by Janelle Mathis, University of North Texas
Music is often a focus in literature as readers learn about this communicative art form. It is also a way of contextualizing a character, an event or a culture–revealing a diversity of insights into the daily lives and cultures of the people within the stories told. The books shared here, all published in 2019, represent just a few of the ways music exists in our lives. Three of the books are picturebooks sharing family joy that is supported and expressed through music.
Freedom Soup by Tami Charles and illustrated by Jacqueline Alcántara is a Haitian story told around the Haitian new year custom of making and eating Freedom Soup, a tradition reflecting the Haitian Revolution. As Ti Gran teaches Belle how to make Freedom Soup, readers experience the process as well as the music that enlivens the experience. The kompa not only provides music as they dance around the kitchen, but most importantly, it provides background for Ti Gran as she tells the story of the Haitian Revolution. Both text and illustration afford readers the jubilant feel of the music.
Double Bass Blues written by Andrea J. Loney and illustrated by Rudy Guitierrrez, reveals Little Nic performing with his school orchestra on an instrument larger than he is. His journey home isn’t easy as he travels through the busy city with his double bass on his back, but he is more aware of the noises that surround him than the challenges he meets. When he arrives home, he is greeted by his grandfather who is waiting for Little Nic to play with his band, where Nic can turn the city noises that caught his attention to music.
Salsa Lullaby written by Jen Arena and illustrated by Erika Meza, takes the reader to a bedtime routine that is filled with salsa song, dance and energy. It slows by the end to a loving “Buenas noches.”
On a more somber note, music reveals hopeful memories and connections between cultures. Luca’s Bridge, El Puente de Luca, by Mariana Llanos is a bilingual book that tells about a young boy who has lived in the USA his whole life but now his family must return to Mexico, a place that is foreign to this child as he was born in the USA. As Luca wonders if he will see his friends again after arriving at his grandmother’s house, he has a dream that the music he plays on his trumpet forms a bridge back to his home. He shares his dream and music with his family providing opportunity for laughter that to Luca is like the music that takes them momentarily back to the home they left. The emotional illustrations by Anna López Real and the author’s note, herself an immigrant to the USA from Mexico, asks readers to consider what deportation does to families and children for whom the USA is home.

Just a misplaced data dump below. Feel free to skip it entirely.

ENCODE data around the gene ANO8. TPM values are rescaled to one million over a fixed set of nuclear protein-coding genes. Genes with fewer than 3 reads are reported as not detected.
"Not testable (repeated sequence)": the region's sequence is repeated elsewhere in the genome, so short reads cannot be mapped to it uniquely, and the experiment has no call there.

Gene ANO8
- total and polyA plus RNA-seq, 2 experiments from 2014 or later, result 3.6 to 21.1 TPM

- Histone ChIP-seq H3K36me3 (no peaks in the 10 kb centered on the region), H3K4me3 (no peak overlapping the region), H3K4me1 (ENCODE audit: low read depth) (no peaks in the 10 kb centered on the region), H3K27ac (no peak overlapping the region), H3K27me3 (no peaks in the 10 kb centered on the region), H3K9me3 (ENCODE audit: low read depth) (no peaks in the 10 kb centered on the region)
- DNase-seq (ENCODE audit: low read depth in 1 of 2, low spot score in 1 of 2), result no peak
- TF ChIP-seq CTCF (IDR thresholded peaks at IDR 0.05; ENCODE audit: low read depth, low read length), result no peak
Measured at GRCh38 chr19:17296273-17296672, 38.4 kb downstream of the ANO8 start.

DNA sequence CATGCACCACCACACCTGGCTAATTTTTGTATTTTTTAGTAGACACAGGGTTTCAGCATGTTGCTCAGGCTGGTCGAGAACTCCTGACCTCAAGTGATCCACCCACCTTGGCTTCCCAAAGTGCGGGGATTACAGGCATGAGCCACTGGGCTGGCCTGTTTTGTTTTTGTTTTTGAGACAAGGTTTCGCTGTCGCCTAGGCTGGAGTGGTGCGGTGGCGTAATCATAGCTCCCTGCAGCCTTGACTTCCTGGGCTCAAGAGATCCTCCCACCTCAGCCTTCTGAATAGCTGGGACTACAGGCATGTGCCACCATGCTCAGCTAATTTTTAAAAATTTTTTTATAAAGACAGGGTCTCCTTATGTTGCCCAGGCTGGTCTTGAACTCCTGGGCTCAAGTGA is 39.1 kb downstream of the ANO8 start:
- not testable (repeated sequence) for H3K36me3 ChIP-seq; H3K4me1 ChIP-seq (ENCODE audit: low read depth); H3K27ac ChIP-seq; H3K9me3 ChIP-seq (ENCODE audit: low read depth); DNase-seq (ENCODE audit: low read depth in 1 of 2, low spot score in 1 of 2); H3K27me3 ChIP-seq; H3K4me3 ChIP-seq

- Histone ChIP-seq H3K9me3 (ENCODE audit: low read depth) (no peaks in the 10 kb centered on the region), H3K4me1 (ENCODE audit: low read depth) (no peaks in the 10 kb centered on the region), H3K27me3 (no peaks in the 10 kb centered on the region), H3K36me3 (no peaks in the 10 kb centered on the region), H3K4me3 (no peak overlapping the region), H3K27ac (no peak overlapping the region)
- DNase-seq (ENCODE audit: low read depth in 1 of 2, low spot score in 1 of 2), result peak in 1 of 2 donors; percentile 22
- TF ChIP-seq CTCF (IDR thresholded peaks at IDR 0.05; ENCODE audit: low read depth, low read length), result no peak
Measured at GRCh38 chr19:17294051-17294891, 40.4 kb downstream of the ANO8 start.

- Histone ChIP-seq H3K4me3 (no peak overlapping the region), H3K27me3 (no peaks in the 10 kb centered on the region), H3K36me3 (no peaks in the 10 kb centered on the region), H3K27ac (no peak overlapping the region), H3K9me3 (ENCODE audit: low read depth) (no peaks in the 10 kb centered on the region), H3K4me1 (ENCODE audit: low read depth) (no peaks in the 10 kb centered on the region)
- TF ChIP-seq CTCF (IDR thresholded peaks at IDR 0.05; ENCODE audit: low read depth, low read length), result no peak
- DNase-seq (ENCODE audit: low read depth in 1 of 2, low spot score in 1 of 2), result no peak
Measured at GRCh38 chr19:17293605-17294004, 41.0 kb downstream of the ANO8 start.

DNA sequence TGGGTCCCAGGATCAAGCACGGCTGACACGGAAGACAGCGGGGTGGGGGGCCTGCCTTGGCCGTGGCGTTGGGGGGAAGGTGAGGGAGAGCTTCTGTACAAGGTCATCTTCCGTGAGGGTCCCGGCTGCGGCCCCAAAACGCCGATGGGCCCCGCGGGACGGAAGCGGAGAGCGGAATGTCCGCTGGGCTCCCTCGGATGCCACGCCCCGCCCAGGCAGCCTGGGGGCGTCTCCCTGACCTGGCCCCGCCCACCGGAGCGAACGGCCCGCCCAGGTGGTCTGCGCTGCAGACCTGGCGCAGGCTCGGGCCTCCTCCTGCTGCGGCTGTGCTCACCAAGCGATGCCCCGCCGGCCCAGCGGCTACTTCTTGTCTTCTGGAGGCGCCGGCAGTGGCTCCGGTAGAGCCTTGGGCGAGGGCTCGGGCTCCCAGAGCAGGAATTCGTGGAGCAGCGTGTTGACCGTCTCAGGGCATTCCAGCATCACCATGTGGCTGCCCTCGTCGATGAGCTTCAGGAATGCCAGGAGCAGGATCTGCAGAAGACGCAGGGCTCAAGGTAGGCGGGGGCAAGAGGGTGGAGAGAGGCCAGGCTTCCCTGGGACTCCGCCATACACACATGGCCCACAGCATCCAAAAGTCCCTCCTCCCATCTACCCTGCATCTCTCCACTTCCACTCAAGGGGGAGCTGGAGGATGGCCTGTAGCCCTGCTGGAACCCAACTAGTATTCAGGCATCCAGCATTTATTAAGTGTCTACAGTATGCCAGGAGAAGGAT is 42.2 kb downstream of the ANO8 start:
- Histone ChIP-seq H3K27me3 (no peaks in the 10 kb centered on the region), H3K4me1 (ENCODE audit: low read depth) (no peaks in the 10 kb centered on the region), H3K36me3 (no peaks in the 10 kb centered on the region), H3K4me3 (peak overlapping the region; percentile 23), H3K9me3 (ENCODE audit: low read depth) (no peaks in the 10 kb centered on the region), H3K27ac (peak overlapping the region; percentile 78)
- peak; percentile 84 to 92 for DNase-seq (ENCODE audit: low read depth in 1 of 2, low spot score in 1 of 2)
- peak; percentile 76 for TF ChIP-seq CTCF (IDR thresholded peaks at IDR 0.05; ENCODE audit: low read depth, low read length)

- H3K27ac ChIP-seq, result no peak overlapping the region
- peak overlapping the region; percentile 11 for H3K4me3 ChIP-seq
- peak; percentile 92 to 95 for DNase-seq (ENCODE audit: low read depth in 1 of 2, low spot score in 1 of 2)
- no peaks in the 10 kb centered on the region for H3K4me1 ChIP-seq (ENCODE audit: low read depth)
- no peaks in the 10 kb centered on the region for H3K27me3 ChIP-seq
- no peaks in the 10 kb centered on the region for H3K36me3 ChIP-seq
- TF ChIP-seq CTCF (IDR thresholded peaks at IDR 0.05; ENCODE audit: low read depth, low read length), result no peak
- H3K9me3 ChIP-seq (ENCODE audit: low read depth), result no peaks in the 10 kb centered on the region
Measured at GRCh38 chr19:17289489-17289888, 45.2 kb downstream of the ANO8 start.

While frequently music is an item of interest to a character in a novel, one book spoke to music as being going beyond interest to being his “life.” Impossible Music by Australian author Sean Williams brings together the world of a young musician with that of the deaf culture. Simon, a teenager, has a stroke that leaves him deaf. The importance of music to his life contextualizes the story as he refuses to learn sign language and be counseled. Rather he deals with stages of loss and grief on his own until meeting a young girl who also has hearing loss. Dealing with his new identity and relationship with the hearing world, Simon sets out to create music in a new way.
Operatic, by Canadian novelist Kyo Maclear, is an intersection between a contemporary story and historical musical figure. A graphic novel in format as illustrated by Byron Eggenschwiler, the story involves a middle school music class given an assignment to find “the perfect song” after studying a variety of musical styles, both classical and contemporary. Charlie discover Maria Callas and is intrigued by her passion for music and that she can express herself so well through music. The story offers both Charlie’s story and that of Maria Callas as readers discover music’s potential power. Operatic brings a historical story of music into a contemporary setting, and it serves as a natural bridge to next week’s WOW Currents that shares recent books with a historical focus through music.
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